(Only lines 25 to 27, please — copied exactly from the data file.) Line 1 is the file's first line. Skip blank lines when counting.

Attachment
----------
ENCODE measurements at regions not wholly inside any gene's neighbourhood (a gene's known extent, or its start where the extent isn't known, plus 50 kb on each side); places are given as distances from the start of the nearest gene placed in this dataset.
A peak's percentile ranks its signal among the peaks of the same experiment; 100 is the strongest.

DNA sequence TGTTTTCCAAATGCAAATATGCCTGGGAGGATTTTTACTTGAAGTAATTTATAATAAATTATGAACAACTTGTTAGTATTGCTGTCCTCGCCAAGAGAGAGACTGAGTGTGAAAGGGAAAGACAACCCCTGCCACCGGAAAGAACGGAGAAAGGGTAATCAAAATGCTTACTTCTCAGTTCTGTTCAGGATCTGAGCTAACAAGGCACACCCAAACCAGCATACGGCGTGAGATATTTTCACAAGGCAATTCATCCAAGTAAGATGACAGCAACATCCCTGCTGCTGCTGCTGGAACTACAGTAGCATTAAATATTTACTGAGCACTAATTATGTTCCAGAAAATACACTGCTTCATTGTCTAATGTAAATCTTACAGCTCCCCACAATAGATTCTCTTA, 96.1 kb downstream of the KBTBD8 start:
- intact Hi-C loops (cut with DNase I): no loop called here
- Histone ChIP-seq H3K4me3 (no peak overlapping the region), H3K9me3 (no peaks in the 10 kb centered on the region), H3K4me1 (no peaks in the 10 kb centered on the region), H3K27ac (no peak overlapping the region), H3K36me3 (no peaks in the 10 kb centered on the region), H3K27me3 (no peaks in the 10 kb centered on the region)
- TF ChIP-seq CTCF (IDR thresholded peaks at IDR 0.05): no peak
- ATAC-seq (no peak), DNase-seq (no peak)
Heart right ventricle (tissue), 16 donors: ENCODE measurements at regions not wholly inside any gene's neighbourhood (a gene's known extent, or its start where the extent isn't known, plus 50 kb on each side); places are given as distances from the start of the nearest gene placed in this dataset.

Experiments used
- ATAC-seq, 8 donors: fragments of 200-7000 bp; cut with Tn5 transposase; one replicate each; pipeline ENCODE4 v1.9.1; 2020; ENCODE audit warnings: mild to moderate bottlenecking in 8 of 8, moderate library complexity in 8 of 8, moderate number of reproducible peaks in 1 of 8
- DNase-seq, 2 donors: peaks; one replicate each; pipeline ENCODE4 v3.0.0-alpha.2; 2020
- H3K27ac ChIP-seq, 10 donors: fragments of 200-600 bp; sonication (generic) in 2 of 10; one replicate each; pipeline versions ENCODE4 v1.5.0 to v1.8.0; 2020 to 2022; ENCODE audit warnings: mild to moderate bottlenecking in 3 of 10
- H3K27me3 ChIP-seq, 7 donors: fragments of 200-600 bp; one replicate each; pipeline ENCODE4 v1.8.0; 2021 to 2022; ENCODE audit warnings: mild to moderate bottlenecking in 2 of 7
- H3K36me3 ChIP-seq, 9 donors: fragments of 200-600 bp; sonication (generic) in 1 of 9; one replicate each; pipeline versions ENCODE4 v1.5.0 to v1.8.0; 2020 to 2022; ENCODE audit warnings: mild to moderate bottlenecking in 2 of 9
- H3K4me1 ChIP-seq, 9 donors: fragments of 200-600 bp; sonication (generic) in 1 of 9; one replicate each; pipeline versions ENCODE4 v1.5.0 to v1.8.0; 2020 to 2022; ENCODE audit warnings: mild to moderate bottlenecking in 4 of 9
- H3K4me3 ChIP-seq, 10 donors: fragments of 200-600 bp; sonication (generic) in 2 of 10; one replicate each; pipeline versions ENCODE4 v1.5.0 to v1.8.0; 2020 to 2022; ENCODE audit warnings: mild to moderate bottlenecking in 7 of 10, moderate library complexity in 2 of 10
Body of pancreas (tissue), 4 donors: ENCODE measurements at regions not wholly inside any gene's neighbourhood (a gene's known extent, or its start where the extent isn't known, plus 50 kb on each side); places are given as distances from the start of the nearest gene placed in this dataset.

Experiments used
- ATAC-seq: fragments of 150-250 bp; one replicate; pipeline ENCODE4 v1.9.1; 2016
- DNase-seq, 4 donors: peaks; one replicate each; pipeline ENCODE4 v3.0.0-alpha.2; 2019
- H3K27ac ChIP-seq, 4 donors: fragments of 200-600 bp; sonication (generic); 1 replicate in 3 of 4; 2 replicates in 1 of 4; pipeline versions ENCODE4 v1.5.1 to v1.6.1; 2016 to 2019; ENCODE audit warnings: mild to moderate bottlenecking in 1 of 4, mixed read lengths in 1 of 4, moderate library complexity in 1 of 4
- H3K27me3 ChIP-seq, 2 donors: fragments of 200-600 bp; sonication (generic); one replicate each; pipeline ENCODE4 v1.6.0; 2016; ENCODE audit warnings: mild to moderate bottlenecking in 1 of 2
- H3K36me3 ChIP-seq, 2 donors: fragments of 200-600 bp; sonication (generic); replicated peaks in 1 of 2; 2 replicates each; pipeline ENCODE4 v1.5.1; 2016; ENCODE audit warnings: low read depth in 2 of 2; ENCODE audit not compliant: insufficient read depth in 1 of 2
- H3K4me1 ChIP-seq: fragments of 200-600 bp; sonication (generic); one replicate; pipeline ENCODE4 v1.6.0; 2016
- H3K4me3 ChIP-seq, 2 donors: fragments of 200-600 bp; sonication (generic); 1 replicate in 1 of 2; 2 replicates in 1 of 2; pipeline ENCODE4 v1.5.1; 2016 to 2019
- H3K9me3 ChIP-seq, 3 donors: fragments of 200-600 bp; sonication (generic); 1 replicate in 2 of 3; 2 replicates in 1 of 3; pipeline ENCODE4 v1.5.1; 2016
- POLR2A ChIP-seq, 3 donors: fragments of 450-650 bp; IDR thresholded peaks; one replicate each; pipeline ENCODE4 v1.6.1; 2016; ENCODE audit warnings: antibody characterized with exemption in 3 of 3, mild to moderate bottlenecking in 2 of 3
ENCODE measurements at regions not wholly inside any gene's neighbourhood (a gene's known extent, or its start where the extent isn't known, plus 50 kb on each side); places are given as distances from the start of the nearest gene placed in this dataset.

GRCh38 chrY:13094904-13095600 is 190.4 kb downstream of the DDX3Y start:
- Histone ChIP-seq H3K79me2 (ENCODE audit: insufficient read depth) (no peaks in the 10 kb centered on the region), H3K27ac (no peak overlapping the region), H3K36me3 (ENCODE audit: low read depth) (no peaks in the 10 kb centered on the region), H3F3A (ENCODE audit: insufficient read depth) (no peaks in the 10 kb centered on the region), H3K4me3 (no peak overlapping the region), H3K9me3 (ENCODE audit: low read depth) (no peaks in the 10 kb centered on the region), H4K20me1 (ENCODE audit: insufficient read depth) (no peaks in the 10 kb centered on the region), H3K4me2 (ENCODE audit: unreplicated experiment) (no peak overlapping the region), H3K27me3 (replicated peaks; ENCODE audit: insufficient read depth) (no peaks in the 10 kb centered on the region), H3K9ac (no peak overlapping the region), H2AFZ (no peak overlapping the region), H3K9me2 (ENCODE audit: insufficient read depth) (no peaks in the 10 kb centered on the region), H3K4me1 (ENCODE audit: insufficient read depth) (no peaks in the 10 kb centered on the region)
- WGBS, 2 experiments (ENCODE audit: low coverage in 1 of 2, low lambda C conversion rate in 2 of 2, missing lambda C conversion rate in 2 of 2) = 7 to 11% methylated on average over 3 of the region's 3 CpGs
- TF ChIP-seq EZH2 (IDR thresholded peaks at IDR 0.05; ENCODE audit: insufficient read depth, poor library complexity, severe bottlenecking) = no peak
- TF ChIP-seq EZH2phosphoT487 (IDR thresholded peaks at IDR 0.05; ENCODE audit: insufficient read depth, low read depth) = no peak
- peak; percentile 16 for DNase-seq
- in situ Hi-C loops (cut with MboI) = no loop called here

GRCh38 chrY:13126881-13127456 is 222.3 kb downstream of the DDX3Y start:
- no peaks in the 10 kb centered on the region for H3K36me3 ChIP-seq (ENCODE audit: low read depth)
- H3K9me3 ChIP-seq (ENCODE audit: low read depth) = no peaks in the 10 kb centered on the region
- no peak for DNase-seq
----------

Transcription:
- H3K4me3 ChIP-seq, 2 donors: fragments of 200-600 bp; sonication (generic); 1 replicate in 1 of 2; 2 replicates in 1 of 2; pipeline ENCODE4 v1.5.1; 2016 to 2019
- H3K9me3 ChIP-seq, 3 donors: fragments of 200-600 bp; sonication (generic); 1 replicate in 2 of 3; 2 replicates in 1 of 3; pipeline ENCODE4 v1.5.1; 2016
- POLR2A ChIP-seq, 3 donors: fragments of 450-650 bp; IDR thresholded peaks; one replicate each; pipeline ENCODE4 v1.6.1; 2016; ENCODE audit warnings: antibody characterized with exemption in 3 of 3, mild to moderate bottlenecking in 2 of 3